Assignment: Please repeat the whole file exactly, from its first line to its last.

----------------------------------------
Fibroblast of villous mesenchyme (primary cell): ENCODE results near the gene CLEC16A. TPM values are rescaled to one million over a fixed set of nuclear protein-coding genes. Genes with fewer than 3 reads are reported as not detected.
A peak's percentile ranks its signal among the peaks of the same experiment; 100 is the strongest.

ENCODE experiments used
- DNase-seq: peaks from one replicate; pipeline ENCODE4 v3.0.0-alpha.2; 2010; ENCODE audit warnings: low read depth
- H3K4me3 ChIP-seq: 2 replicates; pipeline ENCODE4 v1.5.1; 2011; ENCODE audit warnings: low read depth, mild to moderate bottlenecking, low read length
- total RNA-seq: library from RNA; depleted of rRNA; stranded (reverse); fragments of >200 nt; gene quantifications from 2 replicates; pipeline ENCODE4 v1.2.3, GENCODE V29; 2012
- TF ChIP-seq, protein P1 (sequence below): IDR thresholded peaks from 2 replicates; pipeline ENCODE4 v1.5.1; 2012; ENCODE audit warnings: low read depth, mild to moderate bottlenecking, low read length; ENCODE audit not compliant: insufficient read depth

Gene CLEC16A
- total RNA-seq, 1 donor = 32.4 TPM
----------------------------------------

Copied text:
Fibroblast of villous mesenchyme (primary cell): ENCODE results near the gene CLEC16A. TPM values are rescaled to one million over a fixed set of nuclear protein-coding genes. Genes with fewer than 3 reads are reported as not detected.
A peak's percentile ranks its signal among the peaks of the same experiment; 100 is the strongest.

ENCODE experiments used
- DNase-seq: peaks from one replicate; pipeline ENCODE4 v3.0.0-alpha.2; 2010; ENCODE audit warnings: low read depth
- H3K4me3 ChIP-seq: 2 replicates; pipeline ENCODE4 v1.5.1; 2011; ENCODE audit warnings: low read depth, mild to moderate bottlenecking, low read length
- total RNA-seq: library from RNA; depleted of rRNA; stranded (reverse); fragments of >200 nt; gene quantifications from 2 replicates; pipeline ENCODE4 v1.2.3, GENCODE V29; 2012
- TF ChIP-seq, protein P1 (sequence below): IDR thresholded peaks from 2 replicates; pipeline ENCODE4 v1.5.1; 2012; ENCODE audit warnings: low read depth, mild to moderate bottlenecking, low read length; ENCODE audit not compliant: insufficient read depth

Gene CLEC16A
- total RNA-seq, 1 donor = 32.4 TPM